Mycenaean culture flourished on the Greek mainland in the Late Bronze Age, from about 1600 to 1100 BC. The name comes from the site of Mycenae, where the culture was first recognized after the exacavations in 1876 of Heinrich Schliemann (1822-90).
The earliest phase, known as the Shaft Grave Era, was characterised by rich burials, their contents strongly influenced by Minoan culture. From about 1400 BC the Mycenaeans built palaces similar to those of the Minoans, but characteristically centred on a megaron or great hall. Also at this time the huge fortifications of the Mycenaean citadels were first constructed. Three of these citadels, Mycenae, Tiryns and Midea, dominate the Argive plain in the north-eastern Peloponnese - the heart of Mycenaean culture. Rich palaces have also been found at Pylos in the south-western Peloponnese and at Thebes in Boiotia.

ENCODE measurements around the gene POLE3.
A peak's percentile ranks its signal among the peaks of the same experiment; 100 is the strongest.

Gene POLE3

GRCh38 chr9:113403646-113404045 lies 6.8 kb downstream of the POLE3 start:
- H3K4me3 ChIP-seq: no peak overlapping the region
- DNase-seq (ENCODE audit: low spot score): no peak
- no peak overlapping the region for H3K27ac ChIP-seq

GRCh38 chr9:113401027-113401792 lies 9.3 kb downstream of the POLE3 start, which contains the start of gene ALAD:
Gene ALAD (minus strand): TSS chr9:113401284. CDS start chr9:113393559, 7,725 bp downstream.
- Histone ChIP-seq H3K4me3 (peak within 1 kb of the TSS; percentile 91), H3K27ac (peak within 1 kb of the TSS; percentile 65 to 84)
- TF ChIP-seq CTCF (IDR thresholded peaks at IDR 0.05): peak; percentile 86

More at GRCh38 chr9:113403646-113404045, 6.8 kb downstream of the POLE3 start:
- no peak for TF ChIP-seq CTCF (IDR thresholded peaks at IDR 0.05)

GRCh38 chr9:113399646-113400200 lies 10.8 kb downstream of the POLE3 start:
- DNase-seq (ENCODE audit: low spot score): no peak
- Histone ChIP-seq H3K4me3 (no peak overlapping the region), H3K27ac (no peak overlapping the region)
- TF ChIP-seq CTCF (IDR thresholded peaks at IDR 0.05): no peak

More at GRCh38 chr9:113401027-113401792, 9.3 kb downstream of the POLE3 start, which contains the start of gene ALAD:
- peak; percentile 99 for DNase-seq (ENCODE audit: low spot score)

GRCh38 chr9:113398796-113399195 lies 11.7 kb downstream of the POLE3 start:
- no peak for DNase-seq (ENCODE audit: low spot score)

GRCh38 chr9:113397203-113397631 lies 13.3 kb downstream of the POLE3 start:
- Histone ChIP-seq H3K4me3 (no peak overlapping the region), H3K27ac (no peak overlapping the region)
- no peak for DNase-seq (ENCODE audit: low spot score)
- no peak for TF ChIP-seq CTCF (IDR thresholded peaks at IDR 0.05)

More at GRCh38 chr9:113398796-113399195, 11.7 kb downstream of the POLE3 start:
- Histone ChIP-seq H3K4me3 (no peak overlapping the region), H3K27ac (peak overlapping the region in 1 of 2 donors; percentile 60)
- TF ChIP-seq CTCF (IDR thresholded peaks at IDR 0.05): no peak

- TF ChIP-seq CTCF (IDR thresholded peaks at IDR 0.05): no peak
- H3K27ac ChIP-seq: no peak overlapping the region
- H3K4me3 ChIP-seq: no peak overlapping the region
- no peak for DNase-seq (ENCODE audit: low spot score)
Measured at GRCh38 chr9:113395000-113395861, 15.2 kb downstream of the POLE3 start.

Clay tablets from the palaces inscribed in the Linear B script show that the Mycenaeans spoke Greek. The presence of Linear B tablets at Knossos in its latest phase indicates that the Mycenaeans, growing in power and prosperity, took control of Crete around 1450 BC. Thereafter, they moved into previously Minoan spheres of influence, trading widely with lands such as Egypt, the Near East and Italy.